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Subject: Re: [office] Date and Timezone: draft text

> So who makes the first move to improve things?
> Wait for Excel?

No, nor has anyone claimed that.  All that's needed is
that SOMEONE demonstrate a reference model.

ANYONE can take an existing open source software
implementation, improve on it, and demonstrate that the
approach works.  It need not be an "official" release by
the project, though of course that would add weight.
If there's a demonstrated way to add that functionality,
and it gains rough consensus, then of course it's in
and I'd be delighted.

But humility in standards development is _critical_.
There is a very, very long list of "standards" that failed
because the committee wrote a standard or added an
"obvious little extension" in it, and THEN (after ratification)
someone tried to implement it.  The universal result has been that it
couldn't be implemented, or at least not in a way anyone
wanted.  Standards co-developed with
implementations is, in my view, the best approach.

At the least, no specification should be
accepted until there is at least one demonstration of
its effectiveness (e.g., a reference implementation),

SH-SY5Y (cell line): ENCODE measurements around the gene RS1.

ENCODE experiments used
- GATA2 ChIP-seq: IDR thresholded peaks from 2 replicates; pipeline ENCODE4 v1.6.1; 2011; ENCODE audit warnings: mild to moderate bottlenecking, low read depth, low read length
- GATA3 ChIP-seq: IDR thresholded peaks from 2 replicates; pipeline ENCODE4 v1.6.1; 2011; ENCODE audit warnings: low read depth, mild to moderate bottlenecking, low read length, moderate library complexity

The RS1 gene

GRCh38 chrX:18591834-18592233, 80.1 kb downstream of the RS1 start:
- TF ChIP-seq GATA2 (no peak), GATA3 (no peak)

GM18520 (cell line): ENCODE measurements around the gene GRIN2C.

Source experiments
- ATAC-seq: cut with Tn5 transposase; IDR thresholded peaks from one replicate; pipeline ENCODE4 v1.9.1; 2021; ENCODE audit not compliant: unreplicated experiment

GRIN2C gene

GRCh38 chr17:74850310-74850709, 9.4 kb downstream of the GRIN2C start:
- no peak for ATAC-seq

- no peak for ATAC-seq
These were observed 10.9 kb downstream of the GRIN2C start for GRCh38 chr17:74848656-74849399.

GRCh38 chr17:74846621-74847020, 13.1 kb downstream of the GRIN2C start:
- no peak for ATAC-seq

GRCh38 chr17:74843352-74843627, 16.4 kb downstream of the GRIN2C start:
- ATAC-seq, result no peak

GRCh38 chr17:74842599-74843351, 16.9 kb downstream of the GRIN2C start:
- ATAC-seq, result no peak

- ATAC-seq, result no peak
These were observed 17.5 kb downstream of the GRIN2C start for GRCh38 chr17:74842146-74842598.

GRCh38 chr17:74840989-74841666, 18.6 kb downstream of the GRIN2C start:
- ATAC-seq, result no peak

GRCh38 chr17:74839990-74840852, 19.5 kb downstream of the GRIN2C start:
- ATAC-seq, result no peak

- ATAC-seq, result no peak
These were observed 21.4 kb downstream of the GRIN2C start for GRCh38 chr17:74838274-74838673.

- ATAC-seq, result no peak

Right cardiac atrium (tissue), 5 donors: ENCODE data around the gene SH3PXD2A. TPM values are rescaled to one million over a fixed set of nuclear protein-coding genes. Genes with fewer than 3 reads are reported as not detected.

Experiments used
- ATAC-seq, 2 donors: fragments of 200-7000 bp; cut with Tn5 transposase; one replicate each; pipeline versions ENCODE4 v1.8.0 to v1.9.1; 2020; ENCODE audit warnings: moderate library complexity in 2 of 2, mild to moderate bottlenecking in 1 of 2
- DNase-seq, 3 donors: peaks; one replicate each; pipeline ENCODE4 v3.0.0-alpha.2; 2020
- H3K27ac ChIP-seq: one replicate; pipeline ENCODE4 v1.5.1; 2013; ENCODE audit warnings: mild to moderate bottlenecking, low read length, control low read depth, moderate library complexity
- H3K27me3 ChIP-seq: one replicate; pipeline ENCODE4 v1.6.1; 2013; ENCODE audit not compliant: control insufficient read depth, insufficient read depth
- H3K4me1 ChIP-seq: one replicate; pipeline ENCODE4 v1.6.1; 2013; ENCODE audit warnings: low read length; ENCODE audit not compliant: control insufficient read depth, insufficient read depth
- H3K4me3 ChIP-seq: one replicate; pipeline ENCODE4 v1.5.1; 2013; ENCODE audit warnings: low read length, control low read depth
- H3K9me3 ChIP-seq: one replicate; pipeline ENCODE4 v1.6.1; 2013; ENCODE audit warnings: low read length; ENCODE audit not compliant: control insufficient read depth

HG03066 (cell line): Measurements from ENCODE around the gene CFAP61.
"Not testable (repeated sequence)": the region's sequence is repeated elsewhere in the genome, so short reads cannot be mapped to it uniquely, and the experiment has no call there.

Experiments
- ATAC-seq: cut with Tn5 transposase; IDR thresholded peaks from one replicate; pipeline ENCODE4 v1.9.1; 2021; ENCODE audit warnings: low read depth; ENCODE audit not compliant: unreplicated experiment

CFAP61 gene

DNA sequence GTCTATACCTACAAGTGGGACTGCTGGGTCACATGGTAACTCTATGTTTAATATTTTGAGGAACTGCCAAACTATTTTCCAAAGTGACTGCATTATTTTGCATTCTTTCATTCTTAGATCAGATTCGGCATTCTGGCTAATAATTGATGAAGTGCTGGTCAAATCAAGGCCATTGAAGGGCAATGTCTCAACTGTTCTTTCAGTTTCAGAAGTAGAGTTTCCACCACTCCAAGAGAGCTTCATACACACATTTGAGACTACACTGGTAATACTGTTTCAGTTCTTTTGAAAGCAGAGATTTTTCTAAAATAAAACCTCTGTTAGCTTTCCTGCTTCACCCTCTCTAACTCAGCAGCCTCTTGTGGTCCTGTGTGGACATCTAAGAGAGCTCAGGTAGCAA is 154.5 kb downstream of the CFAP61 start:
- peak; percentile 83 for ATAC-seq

and we are trying to wrap up OpenFormula 1.0.

I know timezones look easy, but adding this capability
is not as trivial as it appears.
The date and datetime representations of spreadsheets,
which users have found adequate for decades, do not
easily support them.  Numbers don't include a time zone.
Adding a mechanism that is unimplementable,
or makes it impossible to exchange existing documents, is unacceptable.

I'm not saying "timezones never go in".  But we're trying to
wrap up a spec that enables exchange of _existing_ documents,
none of which have timezones.  Let's get some experimentation/
reference model work going, and once a working solution
has achieved rough consensus, let's get that added to the NEXT
release of OpenFormula.

"Rough consensus and running code" is still the best way
to achieve useful standards; just compare OSI vs. TCP/IP.

--- David A. Wheeler

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